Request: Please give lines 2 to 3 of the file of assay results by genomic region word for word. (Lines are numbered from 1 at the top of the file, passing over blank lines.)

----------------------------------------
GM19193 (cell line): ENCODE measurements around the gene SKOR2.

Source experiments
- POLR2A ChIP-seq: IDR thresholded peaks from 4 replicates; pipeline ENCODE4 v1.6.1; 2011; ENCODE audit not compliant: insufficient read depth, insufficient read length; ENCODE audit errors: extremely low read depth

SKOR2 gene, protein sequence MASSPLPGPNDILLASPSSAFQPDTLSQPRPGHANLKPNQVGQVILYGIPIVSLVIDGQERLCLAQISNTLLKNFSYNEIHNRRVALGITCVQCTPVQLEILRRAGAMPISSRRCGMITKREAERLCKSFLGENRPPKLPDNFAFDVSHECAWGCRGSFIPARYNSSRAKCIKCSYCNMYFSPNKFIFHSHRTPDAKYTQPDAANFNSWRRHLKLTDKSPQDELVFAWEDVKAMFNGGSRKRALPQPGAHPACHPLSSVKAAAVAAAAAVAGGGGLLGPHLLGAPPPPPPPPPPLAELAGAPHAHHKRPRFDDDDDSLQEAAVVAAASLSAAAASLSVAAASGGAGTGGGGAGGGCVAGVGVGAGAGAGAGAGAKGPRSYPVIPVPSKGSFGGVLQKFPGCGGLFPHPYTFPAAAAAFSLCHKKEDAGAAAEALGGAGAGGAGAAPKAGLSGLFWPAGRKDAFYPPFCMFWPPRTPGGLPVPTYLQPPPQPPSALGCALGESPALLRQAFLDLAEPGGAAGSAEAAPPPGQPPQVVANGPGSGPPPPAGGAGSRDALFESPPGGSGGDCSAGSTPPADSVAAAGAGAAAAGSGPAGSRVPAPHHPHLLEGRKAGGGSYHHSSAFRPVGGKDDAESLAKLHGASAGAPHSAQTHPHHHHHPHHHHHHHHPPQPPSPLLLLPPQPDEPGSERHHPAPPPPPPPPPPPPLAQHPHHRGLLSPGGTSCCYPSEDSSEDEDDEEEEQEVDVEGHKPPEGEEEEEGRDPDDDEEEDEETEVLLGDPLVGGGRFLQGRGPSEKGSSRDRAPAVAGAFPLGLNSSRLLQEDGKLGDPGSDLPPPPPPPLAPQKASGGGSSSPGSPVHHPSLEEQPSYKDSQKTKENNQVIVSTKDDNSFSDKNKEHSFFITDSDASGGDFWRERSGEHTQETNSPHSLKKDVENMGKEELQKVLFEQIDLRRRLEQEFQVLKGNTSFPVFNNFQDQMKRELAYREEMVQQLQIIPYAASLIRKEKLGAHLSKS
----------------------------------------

Source experiments
- POLR2A ChIP-seq: IDR thresholded peaks from 4 replicates; pipeline ENCODE4 v1.6.1; 2011; ENCODE audit not compliant: insufficient read depth, insufficient read length; ENCODE audit errors: extremely low read depth